Hamashbir Tu Bishvat holiday display.
(photo credit: ELI SCHARF)
Due to the inclement weather, hardly anyone is likely to be planting trees on the New Year of Trees on Monday, but surely children will have access to nuts, dried and hard fruits and other foods that pose the danger of choking.
Prof. Yehezkel Weissmann, head of the emergency medicine department at Schneider Children’s Medical Center in Petah Tikva, advised that no children under the age of five should be given nuts, peanuts, seeds and other hard foods to eat whole. Do not leave them within their reach. Small dried fruits should cut in half, and rounded ones must be cut lengthwise and not like coins so they do not cover up the opening to the trachea.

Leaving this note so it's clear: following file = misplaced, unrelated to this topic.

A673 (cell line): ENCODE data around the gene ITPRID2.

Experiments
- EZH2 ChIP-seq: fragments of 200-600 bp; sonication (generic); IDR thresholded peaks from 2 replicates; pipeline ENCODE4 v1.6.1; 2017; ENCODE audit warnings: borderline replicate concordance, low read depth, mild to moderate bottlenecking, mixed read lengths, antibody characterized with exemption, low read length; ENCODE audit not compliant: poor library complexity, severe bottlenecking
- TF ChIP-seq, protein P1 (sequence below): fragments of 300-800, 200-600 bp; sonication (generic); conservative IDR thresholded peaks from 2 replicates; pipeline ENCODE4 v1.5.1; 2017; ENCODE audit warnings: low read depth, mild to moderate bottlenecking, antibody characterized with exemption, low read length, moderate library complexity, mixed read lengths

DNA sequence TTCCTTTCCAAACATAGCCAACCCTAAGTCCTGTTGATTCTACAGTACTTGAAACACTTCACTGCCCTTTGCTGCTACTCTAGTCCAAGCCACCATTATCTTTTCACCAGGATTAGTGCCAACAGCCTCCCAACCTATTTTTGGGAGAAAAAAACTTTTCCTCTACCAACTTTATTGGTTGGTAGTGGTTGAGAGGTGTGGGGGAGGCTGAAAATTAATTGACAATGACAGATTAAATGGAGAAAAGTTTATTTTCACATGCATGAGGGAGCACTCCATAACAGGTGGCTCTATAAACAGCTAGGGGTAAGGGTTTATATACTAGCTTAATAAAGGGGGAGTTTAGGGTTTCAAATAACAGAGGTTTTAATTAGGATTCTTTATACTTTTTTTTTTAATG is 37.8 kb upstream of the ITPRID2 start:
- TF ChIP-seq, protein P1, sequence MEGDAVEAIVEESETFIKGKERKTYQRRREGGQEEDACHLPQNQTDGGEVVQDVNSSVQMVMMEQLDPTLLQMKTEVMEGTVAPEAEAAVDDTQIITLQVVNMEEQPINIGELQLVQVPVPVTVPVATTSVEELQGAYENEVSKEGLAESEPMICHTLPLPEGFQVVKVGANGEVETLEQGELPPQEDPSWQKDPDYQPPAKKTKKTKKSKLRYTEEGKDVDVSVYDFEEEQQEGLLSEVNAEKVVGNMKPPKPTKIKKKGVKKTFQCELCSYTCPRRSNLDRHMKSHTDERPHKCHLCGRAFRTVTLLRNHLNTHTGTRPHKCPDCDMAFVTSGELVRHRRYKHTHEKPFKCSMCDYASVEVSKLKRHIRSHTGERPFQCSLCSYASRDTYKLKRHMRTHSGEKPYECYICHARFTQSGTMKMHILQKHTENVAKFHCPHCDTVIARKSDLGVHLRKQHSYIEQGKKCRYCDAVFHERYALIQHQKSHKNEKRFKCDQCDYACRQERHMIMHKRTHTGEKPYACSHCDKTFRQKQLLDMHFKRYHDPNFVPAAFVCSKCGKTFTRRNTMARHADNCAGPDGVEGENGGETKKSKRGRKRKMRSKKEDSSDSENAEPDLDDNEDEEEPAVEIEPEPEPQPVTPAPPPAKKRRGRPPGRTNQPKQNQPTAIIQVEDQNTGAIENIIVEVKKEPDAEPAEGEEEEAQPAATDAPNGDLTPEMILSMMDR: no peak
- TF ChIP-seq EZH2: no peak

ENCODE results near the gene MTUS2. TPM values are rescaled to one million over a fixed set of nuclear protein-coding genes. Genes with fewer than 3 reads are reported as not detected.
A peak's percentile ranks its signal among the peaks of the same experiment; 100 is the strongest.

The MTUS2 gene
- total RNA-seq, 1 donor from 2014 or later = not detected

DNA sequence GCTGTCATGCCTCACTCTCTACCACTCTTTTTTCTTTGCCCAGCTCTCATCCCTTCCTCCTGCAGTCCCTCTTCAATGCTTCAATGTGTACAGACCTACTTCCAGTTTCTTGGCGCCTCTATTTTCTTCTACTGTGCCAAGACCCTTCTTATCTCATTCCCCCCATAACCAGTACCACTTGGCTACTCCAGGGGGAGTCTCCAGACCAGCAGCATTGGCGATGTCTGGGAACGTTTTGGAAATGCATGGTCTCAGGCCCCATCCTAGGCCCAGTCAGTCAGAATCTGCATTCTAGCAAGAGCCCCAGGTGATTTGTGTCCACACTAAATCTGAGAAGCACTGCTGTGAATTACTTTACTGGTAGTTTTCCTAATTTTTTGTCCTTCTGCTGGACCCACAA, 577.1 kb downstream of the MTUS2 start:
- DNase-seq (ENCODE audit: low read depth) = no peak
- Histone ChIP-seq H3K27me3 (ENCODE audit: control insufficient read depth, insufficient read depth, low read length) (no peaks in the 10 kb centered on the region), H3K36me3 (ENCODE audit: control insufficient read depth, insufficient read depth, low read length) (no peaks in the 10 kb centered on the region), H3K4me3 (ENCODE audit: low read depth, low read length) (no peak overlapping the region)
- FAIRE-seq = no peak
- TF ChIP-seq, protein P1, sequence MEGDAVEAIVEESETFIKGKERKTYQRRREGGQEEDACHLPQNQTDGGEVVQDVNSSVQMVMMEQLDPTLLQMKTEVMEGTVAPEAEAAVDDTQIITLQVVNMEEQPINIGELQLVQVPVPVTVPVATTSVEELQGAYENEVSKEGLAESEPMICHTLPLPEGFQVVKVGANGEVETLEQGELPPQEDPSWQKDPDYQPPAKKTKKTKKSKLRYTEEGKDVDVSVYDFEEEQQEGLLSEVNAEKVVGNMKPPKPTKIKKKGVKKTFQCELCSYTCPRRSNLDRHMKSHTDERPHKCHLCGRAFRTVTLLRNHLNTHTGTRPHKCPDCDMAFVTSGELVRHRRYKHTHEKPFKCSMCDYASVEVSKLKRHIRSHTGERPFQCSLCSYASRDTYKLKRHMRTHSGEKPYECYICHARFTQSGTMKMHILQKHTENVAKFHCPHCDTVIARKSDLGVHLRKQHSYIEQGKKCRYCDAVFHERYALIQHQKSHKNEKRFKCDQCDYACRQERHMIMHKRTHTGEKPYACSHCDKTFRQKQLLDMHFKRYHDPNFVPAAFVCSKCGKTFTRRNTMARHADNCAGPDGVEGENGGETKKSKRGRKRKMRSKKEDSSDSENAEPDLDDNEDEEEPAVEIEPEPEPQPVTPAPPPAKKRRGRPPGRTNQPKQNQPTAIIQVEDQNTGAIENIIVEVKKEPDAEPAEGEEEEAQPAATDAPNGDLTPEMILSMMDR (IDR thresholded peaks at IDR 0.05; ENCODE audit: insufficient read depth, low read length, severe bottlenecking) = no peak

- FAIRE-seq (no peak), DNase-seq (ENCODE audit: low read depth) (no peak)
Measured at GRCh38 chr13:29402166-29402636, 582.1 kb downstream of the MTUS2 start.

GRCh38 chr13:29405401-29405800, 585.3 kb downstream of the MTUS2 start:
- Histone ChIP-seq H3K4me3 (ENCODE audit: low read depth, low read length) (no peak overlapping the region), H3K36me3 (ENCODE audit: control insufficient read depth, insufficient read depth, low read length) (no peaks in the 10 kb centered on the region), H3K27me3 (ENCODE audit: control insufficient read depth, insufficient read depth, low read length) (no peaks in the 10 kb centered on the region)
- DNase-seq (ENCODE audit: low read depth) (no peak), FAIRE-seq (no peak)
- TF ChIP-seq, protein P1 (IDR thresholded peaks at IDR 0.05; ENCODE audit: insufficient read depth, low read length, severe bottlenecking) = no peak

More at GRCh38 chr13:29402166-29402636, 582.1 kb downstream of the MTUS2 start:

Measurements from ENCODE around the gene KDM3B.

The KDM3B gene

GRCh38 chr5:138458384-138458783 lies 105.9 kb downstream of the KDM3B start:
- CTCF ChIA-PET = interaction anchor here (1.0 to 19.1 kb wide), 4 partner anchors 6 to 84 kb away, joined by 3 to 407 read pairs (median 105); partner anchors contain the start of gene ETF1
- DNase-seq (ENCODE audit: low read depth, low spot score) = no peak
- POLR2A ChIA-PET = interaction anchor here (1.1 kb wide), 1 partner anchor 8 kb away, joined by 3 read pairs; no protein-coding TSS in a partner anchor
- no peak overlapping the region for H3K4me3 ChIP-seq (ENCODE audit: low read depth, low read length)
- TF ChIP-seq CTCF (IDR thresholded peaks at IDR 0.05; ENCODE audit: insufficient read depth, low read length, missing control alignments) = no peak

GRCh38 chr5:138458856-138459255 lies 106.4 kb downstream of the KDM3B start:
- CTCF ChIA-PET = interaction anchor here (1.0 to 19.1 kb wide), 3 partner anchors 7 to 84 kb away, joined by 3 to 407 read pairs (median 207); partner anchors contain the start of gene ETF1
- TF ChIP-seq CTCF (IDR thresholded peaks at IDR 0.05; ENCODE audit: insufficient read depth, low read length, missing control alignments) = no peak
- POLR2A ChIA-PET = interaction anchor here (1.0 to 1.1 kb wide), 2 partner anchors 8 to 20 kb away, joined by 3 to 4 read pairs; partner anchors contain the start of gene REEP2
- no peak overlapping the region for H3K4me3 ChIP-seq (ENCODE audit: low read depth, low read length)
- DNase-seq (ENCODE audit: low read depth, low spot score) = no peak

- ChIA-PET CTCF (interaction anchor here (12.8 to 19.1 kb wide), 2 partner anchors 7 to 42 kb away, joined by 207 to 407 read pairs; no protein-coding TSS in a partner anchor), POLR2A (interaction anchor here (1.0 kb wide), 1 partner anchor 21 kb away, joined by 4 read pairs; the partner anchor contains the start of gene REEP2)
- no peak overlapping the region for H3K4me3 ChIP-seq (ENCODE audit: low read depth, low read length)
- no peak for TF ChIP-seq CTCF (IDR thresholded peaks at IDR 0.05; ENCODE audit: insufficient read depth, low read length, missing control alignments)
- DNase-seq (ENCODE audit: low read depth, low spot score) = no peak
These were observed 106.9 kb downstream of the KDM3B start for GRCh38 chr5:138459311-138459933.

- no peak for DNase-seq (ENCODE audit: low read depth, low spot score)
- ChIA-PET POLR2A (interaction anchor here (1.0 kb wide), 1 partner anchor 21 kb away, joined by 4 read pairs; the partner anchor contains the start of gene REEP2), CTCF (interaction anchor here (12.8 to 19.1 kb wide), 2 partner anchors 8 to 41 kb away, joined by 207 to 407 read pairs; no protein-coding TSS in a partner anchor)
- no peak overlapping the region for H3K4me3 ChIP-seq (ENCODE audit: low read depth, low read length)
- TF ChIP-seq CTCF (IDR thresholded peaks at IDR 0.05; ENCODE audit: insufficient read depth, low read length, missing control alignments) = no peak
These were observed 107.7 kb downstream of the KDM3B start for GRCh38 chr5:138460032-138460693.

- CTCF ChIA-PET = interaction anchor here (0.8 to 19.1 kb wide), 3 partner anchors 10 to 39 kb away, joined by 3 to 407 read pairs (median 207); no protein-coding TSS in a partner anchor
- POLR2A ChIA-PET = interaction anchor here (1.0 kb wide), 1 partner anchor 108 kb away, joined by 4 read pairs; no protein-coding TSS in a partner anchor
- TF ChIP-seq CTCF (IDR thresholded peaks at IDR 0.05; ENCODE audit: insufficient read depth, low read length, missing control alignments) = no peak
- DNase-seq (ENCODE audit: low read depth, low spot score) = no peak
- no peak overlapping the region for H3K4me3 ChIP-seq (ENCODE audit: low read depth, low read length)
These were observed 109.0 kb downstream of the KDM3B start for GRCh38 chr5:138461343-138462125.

In general, clinical dietitian Michal Gilon suggests not eating too much of Tu Bishvat goodies because of the high calorie content. The dried fruit contains a lot of sugar. The elimination of water makes the dried fruit smaller and provides the temptation of eating more than if they were natural fruit. Avoid dried fruit to which sugar has been added. However, some dried fruit is beneficial because it contains a lot of fiber and minerals and eases digestion and elimination.